Under Trump’s plan, Pence would be presented with competing slates of electors — the official results certified by the governors and those certified by state legislators — and he would assert the extraordinary power to choose which slates to count. But no state legislature responded to Trump’s demand, and Pence, without any genuine controversy, rejected the scheme as illegal.
“The system held, but barely,” Rep. Adam Schiff (D-Calif.) said in his opening remarks.
A DIFFERENT GARLAND PROSECUTION — Attorney General Merrick Garland made an unannounced visit to Ukraine to discuss U.S. and international efforts to prosecute war crimes resulting from Russia’s invasion.
Appearing alongside Ukrainian Prosecutor General Iryna Venediktova today, Garland expressed “the unwavering support of the United States for the people of Ukraine” amid “an unprovoked and unjust Russian invasion.” He spoke from the Ukrainian-Polish border crossing at Krakovets, in western Ukraine, Quint Forgey writes.
Garland also announced the launch of a War Crimes Accountability Team to be led by Eli Rosenbaum, whom the attorney general tapped to serve as counselor for war crimes accountability, according to a Justice Department news release.
OPINION: ‘MIKE PENCE IS NO HERO’ — Shall we crown Mike Pence in hero’s laurel and salute him for his Jan. 6 decision to uphold the Constitution? Was it really such an act of bravery for Pence to patiently listen to the legal advice of Trump and his B-team attorney John Eastman to deny Joe Biden the presidency, only to ultimately rebuff their guidance and do the right thing?
Pence is less a hero than he is a tragic figure whose flaws undid him, writes Jack Shafer. His desire for political power led him to support Trump and then toady to him for four years no matter what he did. Even now, when it’s abundantly apparent that Trump attempted to undo the peaceful transfer of power and effectively endorsed his veep’s murder, Pence holds his silence, declining the Jan. 6 committee’s invitation to testify and avoiding the subject on the political hustings except to say he thinks he did the right thing. Just last week, POLITICO’s Adam Wren noted on Twitter, reporters tried to ask Pence Jan. 6 questions during an Ohio energy roundtable. His aides escorted him out of the room. A genuine hero would speak the truth, no matter the consequences. Imagine the stories Pence could tell under oath about the week of Jan. 6 if even a microgram of the heroic lurked in his soul.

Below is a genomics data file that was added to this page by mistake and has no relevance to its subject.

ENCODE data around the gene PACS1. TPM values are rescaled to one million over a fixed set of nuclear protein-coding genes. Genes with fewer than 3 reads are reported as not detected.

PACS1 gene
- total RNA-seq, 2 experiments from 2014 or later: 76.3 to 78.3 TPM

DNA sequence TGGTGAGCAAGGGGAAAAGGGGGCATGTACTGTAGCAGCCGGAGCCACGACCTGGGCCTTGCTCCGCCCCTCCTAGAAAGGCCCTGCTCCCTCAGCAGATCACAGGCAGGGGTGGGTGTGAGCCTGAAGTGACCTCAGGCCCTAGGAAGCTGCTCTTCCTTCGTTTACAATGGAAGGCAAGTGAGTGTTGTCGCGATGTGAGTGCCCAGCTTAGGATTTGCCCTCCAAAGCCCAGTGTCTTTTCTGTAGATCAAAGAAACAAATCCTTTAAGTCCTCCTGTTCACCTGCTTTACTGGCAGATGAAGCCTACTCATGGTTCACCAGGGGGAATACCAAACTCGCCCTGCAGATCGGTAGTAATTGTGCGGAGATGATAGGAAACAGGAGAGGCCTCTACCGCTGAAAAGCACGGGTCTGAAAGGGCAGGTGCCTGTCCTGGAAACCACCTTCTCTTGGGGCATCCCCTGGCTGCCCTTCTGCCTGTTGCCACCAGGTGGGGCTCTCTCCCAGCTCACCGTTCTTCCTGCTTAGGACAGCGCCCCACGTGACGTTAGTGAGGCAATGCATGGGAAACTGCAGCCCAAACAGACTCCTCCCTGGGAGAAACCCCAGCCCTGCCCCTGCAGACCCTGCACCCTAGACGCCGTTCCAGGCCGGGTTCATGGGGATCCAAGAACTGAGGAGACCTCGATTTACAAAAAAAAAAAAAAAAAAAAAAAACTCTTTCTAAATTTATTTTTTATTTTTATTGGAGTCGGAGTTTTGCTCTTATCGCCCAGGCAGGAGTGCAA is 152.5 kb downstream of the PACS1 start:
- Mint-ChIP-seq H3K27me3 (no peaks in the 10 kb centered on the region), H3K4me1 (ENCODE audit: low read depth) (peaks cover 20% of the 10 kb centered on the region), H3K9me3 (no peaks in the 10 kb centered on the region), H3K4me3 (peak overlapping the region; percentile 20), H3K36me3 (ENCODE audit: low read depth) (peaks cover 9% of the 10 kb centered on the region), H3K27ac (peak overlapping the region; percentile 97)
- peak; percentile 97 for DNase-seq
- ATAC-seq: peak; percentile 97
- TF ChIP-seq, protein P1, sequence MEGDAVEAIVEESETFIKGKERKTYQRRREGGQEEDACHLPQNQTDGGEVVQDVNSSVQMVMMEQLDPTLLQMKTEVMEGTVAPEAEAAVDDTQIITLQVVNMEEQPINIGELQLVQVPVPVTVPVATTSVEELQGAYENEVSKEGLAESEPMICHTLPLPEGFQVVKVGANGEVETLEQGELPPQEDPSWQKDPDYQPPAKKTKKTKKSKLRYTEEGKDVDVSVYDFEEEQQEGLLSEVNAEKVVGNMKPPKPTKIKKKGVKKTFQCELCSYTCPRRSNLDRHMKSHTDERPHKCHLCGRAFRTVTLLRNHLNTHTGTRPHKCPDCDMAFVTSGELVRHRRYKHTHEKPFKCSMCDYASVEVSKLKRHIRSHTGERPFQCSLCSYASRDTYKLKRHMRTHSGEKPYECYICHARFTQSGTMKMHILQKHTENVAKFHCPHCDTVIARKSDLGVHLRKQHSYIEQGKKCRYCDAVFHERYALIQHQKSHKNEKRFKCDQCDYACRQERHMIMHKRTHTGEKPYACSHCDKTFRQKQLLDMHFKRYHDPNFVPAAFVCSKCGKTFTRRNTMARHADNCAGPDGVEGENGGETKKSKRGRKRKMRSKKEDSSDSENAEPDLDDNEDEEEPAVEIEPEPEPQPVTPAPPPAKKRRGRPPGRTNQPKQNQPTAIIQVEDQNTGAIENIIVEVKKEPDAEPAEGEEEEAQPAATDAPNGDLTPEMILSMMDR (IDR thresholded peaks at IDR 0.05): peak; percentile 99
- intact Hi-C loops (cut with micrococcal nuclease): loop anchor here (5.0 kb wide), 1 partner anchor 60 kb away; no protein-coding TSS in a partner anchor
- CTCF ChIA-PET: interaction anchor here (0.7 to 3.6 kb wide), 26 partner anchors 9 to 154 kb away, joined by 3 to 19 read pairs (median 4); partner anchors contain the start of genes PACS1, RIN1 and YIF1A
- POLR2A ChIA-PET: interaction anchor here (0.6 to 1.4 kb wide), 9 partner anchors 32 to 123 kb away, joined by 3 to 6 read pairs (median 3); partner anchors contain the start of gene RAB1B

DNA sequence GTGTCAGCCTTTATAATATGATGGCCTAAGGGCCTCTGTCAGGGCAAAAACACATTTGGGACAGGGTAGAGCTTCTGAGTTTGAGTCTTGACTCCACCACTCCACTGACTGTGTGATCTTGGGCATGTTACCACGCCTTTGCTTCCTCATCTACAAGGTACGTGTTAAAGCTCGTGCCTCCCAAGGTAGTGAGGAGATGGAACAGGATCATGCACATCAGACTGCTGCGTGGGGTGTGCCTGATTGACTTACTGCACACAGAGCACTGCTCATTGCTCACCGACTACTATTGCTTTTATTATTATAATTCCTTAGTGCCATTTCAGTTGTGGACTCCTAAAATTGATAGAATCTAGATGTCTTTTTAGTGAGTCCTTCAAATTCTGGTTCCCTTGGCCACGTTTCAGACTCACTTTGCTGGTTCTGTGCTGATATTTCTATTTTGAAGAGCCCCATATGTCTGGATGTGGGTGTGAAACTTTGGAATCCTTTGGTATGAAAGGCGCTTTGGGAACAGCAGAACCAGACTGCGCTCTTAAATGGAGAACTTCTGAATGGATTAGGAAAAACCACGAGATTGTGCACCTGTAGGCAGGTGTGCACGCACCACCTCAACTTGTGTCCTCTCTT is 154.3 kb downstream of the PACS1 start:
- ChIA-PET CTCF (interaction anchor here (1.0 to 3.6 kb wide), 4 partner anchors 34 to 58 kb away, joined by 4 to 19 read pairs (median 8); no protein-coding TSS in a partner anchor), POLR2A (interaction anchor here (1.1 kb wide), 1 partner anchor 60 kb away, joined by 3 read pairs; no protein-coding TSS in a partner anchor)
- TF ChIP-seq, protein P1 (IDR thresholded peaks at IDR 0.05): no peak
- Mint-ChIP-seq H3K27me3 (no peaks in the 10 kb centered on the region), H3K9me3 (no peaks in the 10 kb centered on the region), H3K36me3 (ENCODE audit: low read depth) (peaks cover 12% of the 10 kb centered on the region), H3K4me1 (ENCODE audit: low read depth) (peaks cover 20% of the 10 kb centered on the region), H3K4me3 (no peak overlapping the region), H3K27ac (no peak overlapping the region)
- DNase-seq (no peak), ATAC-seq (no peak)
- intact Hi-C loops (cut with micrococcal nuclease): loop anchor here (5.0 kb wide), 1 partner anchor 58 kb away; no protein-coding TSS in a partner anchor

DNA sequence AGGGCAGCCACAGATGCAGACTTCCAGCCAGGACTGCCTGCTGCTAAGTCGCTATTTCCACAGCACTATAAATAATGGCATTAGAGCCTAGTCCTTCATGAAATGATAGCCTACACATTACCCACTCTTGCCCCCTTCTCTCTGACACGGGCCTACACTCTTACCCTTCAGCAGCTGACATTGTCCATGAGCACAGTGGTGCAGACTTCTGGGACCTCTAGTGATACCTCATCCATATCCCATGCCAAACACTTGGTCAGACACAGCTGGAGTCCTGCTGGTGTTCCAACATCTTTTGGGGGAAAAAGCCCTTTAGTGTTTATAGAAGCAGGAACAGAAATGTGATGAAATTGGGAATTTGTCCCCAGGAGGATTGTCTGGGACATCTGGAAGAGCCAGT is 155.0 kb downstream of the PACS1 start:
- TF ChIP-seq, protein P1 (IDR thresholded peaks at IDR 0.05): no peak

What to make of Pence’s timidity? The best explanation might be his presidential ambitions, sketched out by the Wall Street Journal last week. The Republican Party is still in thrall to Trump, and if Pence wants any chance of winning the GOP nomination in 2024, he can’t fully break with the leader of the cult. Perhaps he thinks this middle path will provide a viable path to the presidency, but it’s just as likely he’ll infuriate voters on both sides of the aisle.
Pence did the right thing on Jan. 6, but it didn’t make him a hero. Please cancel the parade.